Reposted from The ResumeWonders Blog
“I just want a job” or “I’ll take anything” are comments I hear very often as I am working with clients. I also heard this from almost every job seeker I spoke with at a recent job fair I helped out with. Although many job seekers feel this way it is vital not to say or project this feeling to contacts, networking acquaintances, recruiters and most of all during an interview.
Letting everyone know you’ll take anything will get you nothing of value.
This approach backfires for a couple reasons. First, you lose all credibility as an expert in your position or field when you remind everyone you’ll take anything. Second of all, value statements become something that sound disingenuous. Just like using an Objective Statement on a resume, you turn everything to focus on you and what you want instead of on the company, what they want and need and what you have to offer and help them.
Feeling desperate is understandable as bills come due and any job seems like a better choice than waiting for the perfect job. This might be true but you can’t face the world with this attitude. You have to convince others (and yourself) that the job you are applying for or interviewing for is the best job in the world – and your ideal job. You will be much more convincing in an interview if you put the same effort into “any” job as you would in what you think is an ideal job. Do your research, know the company and what they need and sell yourself!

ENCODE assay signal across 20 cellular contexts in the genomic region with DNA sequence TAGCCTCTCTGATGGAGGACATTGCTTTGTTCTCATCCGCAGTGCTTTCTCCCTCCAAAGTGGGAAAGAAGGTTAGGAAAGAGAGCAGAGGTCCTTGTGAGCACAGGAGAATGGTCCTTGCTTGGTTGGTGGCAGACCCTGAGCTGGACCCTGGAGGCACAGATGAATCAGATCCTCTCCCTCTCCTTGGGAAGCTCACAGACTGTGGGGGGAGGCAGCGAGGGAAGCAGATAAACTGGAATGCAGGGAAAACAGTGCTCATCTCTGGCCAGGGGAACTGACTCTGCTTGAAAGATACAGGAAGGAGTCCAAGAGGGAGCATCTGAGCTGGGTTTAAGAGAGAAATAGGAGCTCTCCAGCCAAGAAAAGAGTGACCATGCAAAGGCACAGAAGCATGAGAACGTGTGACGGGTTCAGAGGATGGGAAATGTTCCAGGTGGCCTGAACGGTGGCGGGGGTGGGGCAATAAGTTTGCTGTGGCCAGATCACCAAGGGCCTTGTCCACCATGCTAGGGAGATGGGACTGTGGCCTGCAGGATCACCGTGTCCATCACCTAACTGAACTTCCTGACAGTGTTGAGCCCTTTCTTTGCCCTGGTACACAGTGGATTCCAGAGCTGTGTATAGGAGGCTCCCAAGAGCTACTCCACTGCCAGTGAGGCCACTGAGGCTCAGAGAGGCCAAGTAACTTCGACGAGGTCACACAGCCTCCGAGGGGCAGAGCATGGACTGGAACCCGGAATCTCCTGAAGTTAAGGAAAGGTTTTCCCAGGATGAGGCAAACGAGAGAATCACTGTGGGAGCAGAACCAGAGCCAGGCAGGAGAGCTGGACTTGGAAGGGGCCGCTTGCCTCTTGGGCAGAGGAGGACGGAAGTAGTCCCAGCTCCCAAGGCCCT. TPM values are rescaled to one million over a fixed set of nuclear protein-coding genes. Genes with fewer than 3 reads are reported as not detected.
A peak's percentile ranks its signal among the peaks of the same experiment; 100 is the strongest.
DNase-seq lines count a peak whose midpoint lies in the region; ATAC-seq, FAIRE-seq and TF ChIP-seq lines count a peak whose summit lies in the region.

Pose yourself as an expert in that position or field by knowing your stuff. Focus your resume, the stories, examples and answers you give in a networking meeting or interview on what the position is looking for. This will give others confidence in your abilities. If you don’t believe you are the best candidate for the job, you won’t be able to convince others either.
A recruiter or hiring manager does not want someone settling for a position. They will assume you will leave as soon as you find something better, not give your all or even feel bored. They are looking for someone who will fit the job and someone who wants to work there.
So – if the “I’ll take anything” approach isn’t working for you, try using a different approach that showcases your expertise and fit and see what happens!